You will note that of the last 5 Danielcode trade signals issued by the T.03 indicator, 3 were buy signals and 2 were sell signals. There were ancillary D2 or derived data signals in correlated and anti markets that traders could also have used, but these are the total of T.03 Gold trade signals issued and elected since early October.

The 2 Sell signals made about 7 which in Comex Gold is worth ,750 per one contract, and on the same basis the Buy signals made 6 or ,600 per Comex Gold contract. That’s what Danielcode traders do. There is no selection bias. We just take the trades as they appear. From entry to exit is a matter of trade discipline and some basic protocols. Nothing in the trade signals tells us whether each particular trade will be a monster or a minnow.

The Gold “Anti” Trade

Better still, for Gold traders there is also the US Dollar index to trade which is the Gold “anti” trade. You know from my previous columns that DX down means Gold up and vice versa so Gold traders get a double serve as DX trades marvelously on the inverse of the T.03 Gold signals but has some special tricks of its own that our trade signals identify. Below we “mix ‘n match” the T.03 signals in DX and Gold to show how these “anti” signals work together to define our trade signals. The 2 sell signals on the DX chart captured about ,000 per one DX contract and the long trade signaled by the D2 sell signal in Gold captured about 00 on the same basis.

Obviously in highly correlated markets including inverse correlation, risk management is paramount because they are essentially all the same trade, but it is the asymmetry of these markets which make the dual trade so delicious. In previous moves of late we have seen Gold doing the heavy lifting for our P&L. In the latest trade we have an extreme move in DX. That’s the fun, guys!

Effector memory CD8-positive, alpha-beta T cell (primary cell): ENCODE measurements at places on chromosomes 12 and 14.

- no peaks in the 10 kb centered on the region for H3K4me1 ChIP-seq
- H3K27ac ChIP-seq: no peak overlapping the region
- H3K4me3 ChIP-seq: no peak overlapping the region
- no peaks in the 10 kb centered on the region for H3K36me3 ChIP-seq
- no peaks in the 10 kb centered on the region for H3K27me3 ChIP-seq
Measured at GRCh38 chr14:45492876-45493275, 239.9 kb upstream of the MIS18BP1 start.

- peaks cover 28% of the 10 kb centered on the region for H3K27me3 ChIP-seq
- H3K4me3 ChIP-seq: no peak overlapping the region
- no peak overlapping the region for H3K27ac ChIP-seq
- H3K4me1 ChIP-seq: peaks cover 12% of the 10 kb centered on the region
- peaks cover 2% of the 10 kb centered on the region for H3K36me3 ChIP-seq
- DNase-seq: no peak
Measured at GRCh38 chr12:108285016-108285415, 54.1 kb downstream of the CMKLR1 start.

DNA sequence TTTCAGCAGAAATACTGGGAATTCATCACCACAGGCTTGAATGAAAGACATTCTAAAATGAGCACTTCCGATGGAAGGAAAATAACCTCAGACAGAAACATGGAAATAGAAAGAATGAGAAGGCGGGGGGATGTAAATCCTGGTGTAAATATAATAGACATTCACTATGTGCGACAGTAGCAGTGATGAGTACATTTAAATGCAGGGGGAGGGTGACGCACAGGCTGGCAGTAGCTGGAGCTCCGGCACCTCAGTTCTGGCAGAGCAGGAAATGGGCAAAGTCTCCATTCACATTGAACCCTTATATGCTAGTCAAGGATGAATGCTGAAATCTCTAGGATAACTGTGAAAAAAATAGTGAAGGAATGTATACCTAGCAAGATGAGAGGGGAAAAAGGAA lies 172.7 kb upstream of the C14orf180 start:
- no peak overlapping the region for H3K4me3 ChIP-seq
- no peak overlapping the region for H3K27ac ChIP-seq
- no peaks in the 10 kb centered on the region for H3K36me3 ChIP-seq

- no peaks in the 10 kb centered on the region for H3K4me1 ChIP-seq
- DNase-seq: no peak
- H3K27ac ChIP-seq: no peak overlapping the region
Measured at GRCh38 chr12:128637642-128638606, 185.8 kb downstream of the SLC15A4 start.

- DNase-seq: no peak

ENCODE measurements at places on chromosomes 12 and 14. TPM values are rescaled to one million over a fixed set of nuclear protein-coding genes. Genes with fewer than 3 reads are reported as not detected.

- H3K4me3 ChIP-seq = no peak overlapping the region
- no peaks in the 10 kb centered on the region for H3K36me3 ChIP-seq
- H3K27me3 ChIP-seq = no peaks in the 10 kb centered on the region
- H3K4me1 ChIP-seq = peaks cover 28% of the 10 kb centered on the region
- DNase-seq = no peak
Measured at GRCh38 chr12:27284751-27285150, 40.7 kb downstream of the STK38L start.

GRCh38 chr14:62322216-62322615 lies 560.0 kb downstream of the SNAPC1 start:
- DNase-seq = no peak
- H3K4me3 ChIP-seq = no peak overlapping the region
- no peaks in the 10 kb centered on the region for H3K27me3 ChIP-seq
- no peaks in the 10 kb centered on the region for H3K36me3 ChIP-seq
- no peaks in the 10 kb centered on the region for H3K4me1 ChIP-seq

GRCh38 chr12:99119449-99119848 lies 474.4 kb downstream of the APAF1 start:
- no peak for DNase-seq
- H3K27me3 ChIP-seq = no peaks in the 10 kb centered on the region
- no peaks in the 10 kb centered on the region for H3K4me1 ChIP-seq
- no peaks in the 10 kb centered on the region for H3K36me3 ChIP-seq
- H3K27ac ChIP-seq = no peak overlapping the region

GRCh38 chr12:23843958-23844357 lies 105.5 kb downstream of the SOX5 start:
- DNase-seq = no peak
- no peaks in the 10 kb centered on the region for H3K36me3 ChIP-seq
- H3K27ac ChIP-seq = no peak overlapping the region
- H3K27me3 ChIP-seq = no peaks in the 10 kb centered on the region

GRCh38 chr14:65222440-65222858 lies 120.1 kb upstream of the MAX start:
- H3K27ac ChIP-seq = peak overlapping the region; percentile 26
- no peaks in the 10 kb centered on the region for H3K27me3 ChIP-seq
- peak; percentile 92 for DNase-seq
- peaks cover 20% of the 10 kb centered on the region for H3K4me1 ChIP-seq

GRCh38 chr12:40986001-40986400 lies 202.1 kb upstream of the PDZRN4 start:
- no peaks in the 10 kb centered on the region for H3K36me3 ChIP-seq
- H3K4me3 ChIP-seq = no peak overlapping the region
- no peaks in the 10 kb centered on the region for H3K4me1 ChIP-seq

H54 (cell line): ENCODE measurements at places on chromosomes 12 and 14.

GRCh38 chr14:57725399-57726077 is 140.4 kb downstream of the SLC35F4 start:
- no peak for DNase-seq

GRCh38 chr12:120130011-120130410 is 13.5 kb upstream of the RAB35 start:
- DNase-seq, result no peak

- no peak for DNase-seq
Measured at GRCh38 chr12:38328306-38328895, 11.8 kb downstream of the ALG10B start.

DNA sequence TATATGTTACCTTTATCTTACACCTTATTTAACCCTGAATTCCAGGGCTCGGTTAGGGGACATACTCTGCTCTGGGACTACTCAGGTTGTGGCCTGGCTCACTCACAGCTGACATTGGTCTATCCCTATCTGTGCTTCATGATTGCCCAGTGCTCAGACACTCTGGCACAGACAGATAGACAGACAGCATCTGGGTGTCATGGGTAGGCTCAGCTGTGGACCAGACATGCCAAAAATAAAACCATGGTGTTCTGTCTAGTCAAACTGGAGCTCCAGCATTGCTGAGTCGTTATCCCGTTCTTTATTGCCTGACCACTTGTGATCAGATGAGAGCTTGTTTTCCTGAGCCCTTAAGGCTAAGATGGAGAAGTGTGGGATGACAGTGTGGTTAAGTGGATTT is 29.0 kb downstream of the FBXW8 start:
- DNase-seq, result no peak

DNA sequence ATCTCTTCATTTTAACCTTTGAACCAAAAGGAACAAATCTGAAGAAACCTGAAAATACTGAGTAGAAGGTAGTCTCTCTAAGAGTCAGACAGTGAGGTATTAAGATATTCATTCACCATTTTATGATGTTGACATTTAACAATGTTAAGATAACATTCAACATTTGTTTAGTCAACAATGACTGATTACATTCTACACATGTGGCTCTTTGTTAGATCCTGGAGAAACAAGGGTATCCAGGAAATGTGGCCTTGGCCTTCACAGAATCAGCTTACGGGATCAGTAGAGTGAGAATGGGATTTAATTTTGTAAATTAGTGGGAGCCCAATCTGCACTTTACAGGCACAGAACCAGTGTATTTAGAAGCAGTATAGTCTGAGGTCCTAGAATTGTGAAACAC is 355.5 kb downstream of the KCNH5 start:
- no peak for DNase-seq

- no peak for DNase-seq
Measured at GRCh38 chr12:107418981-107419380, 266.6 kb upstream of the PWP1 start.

The argument here is that even long term monthly signals are obliged to start with a turn on the daily charts, and that’s what the Danielcode number sequence shows traders; the likely turning points in all markets. By adding the proprietary “time” feature in the T.03 time turn signals, we focus on high probability market turns.

I have written previously of WD Gann’s teaching that “when time and price are squared a turn will result.” An interesting and observable feature of the “time and price” inherent in the T.03 signals, which I hasten to say is not based on Gann’s methodology but merely fits into the generic mix of “time and price” signals, is that when a signal is not elected (for the concept of “election” please see the free trading videos at the Danielcode website,, we often see an acceleration of the trend in force.